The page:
December 8, 2012
Serious Kidney Injuries Have Doubled Over The Past Decade
redOrbit Staff & Wire Reports - Your Universe Online
Severe acute kidney injuries (AKI) increased an average of 10 percent per year from 2000 to 2009, more than doubling over that time period, according to a new study by research from the University of California, San Francisco (UCSF).
The study, which is published this week in the online edition of the Journal of the American Society of Nephrology (JASN), discovered these injuries, which describe a sudden, rapid decline in the organ's function, increased from 222 cases per million people in 2000 to 533 cases per million people by 2009. Over that same time period, the number of AKI-related deaths jumped from 18,000 to 39,000, the university explained in a recent statement.
"That was a staggering revelation of how increasingly common and how life-threatening acute kidney injury has become over the past decade in the United States," said UCSF nephrologist and lead author Dr. Raymond K. Hsu.
"We hope that clinicians, researchers and the general public can gain a higher appreciation of the devastating impact of acute kidney injury that is comparable to the near universal, basic understanding of other forms of acute organ injury, such as heart attack and stroke," he added.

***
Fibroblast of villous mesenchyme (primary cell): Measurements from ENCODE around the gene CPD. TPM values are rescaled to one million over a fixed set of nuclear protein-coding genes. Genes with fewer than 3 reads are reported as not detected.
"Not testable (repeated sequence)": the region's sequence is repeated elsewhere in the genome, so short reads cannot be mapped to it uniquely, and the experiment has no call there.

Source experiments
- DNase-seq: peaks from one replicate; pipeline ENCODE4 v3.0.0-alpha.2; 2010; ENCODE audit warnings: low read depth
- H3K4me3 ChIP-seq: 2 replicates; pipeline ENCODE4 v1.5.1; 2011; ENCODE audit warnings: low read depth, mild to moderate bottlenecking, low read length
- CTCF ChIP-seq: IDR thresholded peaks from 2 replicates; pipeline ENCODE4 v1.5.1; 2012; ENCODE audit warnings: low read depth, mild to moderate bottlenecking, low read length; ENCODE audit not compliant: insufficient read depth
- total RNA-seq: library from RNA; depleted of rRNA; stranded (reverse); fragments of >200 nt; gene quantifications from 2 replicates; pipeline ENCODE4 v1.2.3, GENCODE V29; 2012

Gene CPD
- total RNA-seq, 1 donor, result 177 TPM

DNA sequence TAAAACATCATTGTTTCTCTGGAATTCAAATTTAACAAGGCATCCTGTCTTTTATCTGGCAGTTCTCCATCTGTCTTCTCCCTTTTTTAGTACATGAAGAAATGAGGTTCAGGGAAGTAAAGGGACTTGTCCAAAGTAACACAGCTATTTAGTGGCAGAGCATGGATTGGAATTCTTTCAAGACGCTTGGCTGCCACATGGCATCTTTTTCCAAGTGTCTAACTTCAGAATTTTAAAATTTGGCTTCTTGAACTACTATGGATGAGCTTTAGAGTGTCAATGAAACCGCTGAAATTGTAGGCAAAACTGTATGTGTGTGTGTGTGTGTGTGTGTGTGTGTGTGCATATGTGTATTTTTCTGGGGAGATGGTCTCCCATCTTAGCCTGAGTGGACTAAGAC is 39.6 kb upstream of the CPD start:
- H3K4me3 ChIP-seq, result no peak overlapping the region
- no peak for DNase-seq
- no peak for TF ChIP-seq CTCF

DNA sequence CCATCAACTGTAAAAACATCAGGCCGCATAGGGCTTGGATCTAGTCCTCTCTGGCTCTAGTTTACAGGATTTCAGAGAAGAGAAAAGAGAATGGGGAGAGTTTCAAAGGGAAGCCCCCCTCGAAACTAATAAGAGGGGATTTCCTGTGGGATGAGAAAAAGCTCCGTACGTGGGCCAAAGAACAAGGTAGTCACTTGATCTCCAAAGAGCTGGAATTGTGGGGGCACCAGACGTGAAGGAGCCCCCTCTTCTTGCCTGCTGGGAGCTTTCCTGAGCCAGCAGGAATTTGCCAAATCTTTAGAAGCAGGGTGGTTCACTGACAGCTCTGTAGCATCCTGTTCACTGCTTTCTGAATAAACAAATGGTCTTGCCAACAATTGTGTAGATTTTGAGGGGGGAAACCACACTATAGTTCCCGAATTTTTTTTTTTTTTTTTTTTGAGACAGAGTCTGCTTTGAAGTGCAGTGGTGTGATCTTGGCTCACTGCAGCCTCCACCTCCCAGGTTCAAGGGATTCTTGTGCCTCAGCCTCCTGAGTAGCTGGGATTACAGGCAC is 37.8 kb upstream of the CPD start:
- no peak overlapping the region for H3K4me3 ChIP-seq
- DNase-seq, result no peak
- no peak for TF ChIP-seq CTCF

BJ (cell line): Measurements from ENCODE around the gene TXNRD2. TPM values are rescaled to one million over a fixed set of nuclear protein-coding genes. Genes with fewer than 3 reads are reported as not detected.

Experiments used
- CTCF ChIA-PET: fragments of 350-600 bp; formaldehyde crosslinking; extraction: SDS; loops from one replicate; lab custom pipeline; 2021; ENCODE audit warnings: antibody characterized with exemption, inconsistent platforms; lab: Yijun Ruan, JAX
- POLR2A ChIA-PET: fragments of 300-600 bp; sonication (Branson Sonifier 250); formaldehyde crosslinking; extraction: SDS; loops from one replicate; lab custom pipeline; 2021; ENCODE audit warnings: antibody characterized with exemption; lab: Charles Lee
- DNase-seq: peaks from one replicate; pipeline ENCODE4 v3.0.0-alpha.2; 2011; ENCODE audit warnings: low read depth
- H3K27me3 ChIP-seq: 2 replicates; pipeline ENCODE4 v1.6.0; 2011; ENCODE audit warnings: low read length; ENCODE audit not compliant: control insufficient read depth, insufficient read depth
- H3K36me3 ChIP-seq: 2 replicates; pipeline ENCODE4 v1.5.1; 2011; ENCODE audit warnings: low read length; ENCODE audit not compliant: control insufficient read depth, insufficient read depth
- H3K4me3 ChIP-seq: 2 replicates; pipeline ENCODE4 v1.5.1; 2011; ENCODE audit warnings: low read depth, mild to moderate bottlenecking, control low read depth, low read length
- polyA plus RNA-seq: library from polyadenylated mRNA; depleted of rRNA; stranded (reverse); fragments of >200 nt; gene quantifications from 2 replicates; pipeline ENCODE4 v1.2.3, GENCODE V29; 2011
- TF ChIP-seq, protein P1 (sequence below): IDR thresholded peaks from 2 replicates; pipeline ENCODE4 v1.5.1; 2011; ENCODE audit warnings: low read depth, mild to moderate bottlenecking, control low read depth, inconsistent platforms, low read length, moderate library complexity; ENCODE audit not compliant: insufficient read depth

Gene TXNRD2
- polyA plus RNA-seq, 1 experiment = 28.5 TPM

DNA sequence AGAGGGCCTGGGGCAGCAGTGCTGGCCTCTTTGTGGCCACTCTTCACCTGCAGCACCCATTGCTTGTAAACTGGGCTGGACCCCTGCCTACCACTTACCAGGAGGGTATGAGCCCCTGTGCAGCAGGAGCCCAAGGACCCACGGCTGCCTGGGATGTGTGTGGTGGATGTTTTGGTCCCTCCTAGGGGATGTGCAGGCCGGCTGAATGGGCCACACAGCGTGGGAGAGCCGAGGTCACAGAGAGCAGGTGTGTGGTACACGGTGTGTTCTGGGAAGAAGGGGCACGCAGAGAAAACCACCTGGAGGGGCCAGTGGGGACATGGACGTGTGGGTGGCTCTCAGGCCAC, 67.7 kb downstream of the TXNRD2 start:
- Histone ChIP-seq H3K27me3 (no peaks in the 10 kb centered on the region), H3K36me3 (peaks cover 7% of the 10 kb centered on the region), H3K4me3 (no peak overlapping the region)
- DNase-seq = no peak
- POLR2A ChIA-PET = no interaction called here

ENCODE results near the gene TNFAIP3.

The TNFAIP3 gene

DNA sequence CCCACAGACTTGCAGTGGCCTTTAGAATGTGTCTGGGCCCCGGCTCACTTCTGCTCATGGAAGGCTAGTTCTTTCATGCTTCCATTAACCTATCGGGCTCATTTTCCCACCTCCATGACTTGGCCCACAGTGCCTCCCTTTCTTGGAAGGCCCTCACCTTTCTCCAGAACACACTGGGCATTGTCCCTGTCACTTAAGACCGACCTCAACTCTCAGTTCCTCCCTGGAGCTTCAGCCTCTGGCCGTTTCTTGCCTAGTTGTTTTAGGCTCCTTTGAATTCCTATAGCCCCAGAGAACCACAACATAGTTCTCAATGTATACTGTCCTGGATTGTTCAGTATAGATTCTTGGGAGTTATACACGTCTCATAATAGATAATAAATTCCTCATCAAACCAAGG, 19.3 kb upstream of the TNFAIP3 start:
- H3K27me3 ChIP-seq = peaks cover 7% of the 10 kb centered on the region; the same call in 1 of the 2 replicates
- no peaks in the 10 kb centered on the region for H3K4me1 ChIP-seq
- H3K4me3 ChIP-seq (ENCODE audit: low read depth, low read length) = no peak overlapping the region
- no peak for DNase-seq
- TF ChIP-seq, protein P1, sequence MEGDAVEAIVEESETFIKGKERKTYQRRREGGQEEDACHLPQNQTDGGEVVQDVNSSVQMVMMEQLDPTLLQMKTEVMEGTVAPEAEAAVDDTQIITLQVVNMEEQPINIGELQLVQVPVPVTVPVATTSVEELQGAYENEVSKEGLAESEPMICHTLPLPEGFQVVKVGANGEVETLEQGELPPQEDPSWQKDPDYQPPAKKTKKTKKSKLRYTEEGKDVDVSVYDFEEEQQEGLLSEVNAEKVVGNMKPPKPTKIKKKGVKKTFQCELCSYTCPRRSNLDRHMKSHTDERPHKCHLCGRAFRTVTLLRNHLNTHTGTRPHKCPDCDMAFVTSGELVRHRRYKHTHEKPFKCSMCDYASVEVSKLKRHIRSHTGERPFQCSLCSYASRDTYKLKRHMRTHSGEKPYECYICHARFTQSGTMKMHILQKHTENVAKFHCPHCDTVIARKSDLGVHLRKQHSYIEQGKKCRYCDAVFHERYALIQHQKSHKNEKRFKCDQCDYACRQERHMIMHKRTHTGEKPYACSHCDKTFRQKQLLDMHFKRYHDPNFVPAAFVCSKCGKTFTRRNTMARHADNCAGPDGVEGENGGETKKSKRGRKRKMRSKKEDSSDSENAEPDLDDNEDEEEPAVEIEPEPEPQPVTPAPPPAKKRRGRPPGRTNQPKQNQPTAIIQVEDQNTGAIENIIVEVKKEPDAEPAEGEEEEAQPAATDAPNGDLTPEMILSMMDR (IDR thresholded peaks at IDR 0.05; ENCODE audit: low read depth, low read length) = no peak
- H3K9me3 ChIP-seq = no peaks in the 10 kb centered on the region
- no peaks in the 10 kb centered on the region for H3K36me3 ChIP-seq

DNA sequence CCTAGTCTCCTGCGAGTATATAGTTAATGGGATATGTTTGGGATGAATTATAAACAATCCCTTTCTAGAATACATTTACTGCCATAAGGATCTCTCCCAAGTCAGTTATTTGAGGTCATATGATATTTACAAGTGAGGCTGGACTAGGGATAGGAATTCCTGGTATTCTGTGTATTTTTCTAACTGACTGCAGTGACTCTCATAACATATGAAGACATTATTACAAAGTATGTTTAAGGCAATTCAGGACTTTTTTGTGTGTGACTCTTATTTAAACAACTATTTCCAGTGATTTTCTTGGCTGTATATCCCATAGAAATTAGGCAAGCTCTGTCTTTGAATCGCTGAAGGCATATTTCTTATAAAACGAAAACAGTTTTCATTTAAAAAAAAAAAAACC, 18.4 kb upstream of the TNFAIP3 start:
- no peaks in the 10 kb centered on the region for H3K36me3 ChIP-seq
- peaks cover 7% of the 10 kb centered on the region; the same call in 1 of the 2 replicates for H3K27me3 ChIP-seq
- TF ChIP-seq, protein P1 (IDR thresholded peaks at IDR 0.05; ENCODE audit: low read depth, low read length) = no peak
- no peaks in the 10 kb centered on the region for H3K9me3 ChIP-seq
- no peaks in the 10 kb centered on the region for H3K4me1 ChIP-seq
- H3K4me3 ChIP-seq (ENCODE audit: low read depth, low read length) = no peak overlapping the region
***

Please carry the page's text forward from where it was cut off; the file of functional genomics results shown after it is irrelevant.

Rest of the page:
In addition, the study discovered older patients, men, and African-Americans were more likely to suffer from AKI severe enough to require kidney dialysis, but the overall increase was a trend across all ages, races, and genders, the American Society of Nephrology (ASN) (which publishes JASN) said in a separate statement.
"The UCSF team estimated that about 30 percent of the increase can be attributed to commonly known causes, such as the rise in severe infections, ventilator usage, acute heart failure and cardiac catheterizations over the same time period," the university explained. "But doctors do not yet know what else accounts for the rise in acute kidney injury and what hospitals nationwide can do to address the problem.
"The findings revealed that the incidence of dialysis-requiring AKI is now higher than the incidence of end-stage renal disease that requires dialysis or a transplant," the ASN added. "Because the number of non-dialysis requiring AKI cases is approximately ten-fold higher than the number of dialysis-requiring AKI cases, and because even small acute changes in kidney function measurements are associated with increased morbidity and mortality, the data likely represent only the 'tip of the iceberg' in terms of the public health burden of AKI."